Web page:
Young Goodman Brown and Other Hawthorne Short Stories

rappaccinni"s daughter by nathaniel hawthorne

what happens to beatric at the end of Rappaccini's daughter?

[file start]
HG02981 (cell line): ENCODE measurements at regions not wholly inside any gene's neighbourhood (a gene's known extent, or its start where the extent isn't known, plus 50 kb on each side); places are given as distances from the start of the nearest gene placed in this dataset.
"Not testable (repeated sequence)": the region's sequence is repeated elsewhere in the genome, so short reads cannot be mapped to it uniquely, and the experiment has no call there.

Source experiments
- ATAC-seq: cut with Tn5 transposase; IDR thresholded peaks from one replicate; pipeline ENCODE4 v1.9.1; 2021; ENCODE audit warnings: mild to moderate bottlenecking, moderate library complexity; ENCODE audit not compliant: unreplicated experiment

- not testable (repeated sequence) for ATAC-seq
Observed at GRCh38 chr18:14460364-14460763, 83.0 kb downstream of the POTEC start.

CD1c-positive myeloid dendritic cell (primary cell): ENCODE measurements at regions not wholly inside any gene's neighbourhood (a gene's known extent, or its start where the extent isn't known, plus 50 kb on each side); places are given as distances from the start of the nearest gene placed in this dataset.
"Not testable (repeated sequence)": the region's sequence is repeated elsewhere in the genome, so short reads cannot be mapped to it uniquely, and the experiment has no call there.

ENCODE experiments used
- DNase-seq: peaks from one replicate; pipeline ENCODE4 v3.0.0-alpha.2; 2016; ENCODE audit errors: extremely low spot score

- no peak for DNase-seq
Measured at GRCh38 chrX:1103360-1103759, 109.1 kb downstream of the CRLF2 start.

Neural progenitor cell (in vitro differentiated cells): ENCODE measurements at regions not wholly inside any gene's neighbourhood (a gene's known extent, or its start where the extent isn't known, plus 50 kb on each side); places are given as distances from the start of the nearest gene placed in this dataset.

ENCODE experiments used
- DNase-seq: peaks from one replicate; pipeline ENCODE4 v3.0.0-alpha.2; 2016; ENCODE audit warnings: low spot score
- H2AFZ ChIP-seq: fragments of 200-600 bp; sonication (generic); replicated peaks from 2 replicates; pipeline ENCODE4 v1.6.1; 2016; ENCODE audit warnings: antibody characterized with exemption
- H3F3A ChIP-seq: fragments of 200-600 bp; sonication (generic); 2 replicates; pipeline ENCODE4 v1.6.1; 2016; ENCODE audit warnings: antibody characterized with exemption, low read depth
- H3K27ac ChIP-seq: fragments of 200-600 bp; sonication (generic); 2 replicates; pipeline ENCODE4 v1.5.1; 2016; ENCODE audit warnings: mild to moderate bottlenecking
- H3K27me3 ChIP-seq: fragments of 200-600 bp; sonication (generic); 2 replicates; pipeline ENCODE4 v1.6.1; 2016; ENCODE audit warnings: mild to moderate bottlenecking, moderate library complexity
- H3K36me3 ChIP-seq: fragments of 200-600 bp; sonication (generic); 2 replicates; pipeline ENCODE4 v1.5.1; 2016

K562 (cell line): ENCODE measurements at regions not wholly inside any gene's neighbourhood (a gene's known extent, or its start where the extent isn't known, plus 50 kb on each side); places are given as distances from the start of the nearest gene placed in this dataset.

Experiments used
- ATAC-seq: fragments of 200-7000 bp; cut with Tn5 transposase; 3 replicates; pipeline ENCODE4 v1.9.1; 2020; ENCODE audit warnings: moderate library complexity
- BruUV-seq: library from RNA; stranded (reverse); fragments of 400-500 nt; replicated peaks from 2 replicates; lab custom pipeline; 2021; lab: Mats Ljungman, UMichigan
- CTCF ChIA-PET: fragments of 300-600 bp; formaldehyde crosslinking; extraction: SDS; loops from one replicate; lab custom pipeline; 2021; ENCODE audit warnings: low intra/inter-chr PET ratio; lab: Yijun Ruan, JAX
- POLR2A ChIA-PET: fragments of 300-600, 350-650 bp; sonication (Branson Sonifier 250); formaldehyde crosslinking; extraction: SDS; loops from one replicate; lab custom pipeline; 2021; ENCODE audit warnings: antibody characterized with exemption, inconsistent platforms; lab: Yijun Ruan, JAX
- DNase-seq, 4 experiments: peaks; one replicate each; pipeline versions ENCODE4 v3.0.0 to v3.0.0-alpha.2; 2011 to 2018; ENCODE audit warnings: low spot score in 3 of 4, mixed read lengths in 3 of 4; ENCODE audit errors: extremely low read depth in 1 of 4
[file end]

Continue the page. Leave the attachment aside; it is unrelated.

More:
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At the end of the story, Giovanni confronts Beatrice about the plant. She reveals that her father created it, and that she knew of its dangerous powers – and of its effect on her. Giovanni curses her for severing him from the world and knowingly entrancing him into the same horrible state. Beatrice is shocked, and gravely upset by this. She swears ignorance, and although Giovanni comes to believe her, his words had already hurt her deeply. Giovanni doesn’t realize the weight of his words and believes he can still save her; he gives her the antidote, which she willingly drinks. At that same instant, her father appears. He tells her that it was nor a curse, but rather a gift, to be made as “terrible” as she was beautiful. But, Beatrice retorts that she would rather have been loved than feared. As she sinks to the ground, she reminds Giovanni of his hateful words, and asks him, “was there not, from the first, more poison in thy nature than in mine?” The poison in her body had become part of her life; the antidote succeeded not in saving her but in killing her. Baglioni, looking forth from the window, is both triumphant for finally defeating Rappaccini at his own game – but also horrified at the result.